Environmental Influences on the Prehistoric Movement of Modern Humans through Wallacea
Archaeological evidence for early population dispersals from Sunda to Sahul extends back to at least 50 kya in Australia and between 42–40 kya in Timor-Leste and Sulawesi. An increasing number of sites dating to between ca. 41–14 kya on these and other islands such as Halmahera suggest that modern humans were becoming more proficient and spatially expansive than once believed. What were the prime variables environmentally, socially, or climatically that may have influenced these movements during the Late Pleistocene? In this paper, we examine how and why these groups dispersed across this region during different intervals of time, taking into consideration the presence of now-submerged islands, winds, currents, and climatic (seasonal and other variability) processes. The results have implications for modeling colonization routes and estimating seafaring capabilities during the initial stages of Sahul occupation.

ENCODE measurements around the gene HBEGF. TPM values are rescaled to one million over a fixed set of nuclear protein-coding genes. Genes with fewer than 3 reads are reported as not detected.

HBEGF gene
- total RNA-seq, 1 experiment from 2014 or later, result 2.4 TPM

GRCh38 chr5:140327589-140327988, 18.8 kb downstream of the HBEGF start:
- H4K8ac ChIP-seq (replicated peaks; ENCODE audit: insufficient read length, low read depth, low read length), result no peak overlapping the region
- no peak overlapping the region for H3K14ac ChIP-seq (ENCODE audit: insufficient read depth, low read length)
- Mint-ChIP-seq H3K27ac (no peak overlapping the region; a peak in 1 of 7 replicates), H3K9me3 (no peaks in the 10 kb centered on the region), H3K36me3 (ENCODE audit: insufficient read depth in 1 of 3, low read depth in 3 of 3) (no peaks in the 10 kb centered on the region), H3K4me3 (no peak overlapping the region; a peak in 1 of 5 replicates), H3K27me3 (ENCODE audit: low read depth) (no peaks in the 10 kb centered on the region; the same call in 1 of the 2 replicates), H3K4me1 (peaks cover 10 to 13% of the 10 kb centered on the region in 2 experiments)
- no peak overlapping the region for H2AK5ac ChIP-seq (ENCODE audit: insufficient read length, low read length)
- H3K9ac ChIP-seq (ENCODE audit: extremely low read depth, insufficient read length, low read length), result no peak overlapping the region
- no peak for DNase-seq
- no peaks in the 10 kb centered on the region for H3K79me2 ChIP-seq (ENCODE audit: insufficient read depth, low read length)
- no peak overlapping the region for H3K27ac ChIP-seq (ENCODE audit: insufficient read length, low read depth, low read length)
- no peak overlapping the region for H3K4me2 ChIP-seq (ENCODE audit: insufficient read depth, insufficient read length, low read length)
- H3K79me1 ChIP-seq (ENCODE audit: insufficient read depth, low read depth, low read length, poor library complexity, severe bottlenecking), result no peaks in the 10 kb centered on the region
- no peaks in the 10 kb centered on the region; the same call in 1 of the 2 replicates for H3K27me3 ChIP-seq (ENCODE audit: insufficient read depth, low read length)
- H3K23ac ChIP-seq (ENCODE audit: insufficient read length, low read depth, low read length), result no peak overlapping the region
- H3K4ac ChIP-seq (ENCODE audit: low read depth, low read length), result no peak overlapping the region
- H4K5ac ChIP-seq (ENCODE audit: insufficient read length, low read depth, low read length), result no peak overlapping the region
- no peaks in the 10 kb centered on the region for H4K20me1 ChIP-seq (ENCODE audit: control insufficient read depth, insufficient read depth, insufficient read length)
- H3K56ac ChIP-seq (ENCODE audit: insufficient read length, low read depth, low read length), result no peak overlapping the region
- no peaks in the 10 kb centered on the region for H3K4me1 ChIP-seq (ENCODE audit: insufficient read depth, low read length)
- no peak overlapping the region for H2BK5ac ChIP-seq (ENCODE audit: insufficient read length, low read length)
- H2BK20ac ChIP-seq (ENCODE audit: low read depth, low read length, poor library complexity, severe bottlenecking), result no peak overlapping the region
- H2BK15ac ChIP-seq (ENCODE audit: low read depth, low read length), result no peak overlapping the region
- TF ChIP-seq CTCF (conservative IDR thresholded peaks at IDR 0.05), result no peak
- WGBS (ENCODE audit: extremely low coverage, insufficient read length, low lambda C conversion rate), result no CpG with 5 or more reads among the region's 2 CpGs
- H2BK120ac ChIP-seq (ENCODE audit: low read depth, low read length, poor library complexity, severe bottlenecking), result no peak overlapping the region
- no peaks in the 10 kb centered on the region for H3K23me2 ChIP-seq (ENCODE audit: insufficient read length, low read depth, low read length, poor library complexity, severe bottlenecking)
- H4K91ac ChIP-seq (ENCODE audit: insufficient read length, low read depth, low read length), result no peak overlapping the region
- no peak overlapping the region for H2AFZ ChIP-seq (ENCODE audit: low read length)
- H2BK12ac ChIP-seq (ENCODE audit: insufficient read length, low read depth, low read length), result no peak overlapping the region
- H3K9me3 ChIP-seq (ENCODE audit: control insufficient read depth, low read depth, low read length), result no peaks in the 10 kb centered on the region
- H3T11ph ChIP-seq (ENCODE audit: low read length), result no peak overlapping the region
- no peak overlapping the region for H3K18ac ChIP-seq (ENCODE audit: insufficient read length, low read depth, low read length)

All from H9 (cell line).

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Environmental Influences on the Prehistoric Movement of Modern Humans through Wallacea. Alvaro Montenegro, Scott M. Fitzpatrick. Presented at The 81st Annual Meeting of the Society for American Archaeology, Vancouver, British Columbia. 2017 ( tDAR id: 431000)
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min long: 111.973; min lat: -52.052 ; max long: -87.715; max lat: 53.331 ;
Abstract Id(s): 15315